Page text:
Capital repatriation was used to justify the tax bill in December 2017—the idea was peddled by both Congressional Republicans and the White House that tax cuts for U.S. businesses would encourage corporations to bring their money back home, ideally to be either used for wage increases and/or other capital expenditures like R&D. Instead, companies have a new surplus of cash that they don’t know what to do with, and have begun buying back their own shares. Money that was advertised to aid consumers and workers started flowing to corporate executives and shareholders.
Again, widespread buybacks across the market are, in theory, a sign of growth. But in practice, they frequently have a nasty side effect: income inequality. A record low of 54 percent of the country owns any stocks at all, so most of the returns flow instead to the top ten percent of investors who own 84 percent of all stocks. Furthermore, every dollar that’s used to buy back stock in anticipation of a return is one less dollar that goes into innovation or worker wages. “The nation now spends on the order of twice as much on stock buybacks as it does on all R&D,” entrepreneur Nick Hanauer said in an interview with Arne Alsin of Forbes. “You cannot build the kind of high-growth economy that we deserve, if you're … basically burning 4 percent of GDP on stock buybacks, in this giant shell game—this sort of financial merry-go-round benefiting a few owners, a few corporate executives, and Wall Street. It's among the most corrosive and corrupt practices in an already pretty corrosive and corrupt economy.”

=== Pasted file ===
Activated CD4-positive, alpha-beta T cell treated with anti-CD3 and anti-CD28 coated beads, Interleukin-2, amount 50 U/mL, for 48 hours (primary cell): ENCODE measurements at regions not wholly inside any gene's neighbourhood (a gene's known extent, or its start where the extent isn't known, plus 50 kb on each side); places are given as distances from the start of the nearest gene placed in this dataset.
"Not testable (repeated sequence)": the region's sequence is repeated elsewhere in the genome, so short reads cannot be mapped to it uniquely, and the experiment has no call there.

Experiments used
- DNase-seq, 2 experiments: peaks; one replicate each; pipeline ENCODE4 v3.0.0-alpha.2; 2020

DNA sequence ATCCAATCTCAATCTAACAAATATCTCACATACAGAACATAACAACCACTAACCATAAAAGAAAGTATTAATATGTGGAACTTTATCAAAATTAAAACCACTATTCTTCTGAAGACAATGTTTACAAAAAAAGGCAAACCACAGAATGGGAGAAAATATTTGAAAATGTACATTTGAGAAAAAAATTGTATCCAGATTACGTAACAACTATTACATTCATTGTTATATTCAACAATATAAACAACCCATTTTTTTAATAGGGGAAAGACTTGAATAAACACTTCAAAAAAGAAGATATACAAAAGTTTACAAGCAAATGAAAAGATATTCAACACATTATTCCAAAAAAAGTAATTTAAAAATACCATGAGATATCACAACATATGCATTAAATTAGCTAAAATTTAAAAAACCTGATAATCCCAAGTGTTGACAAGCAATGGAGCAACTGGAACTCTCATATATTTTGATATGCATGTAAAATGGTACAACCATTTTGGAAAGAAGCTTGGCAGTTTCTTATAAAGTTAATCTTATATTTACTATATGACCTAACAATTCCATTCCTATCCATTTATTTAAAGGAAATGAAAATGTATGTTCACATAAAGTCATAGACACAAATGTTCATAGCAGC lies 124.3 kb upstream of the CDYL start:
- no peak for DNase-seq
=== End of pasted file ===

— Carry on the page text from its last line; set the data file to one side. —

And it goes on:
Money that was advertised to aid consumers and workers started flowing to corporate executives and shareholders.
We get a number of inconsistencies when we actually put the pre-conceived consequences of stock buybacks to the test using the Fortuna “buyback ROI” as well as observational company shortcomings like wage stagflation and underfunded R&D. The result is sobering—buybacks widen the gap between the rich and the poor. They don’t noticeably drive innovation and growth and in this particular instance, driven by the Republican tax cuts, don’t increase stock value. All they represent is a loaded dividend to the major, large-stake investors.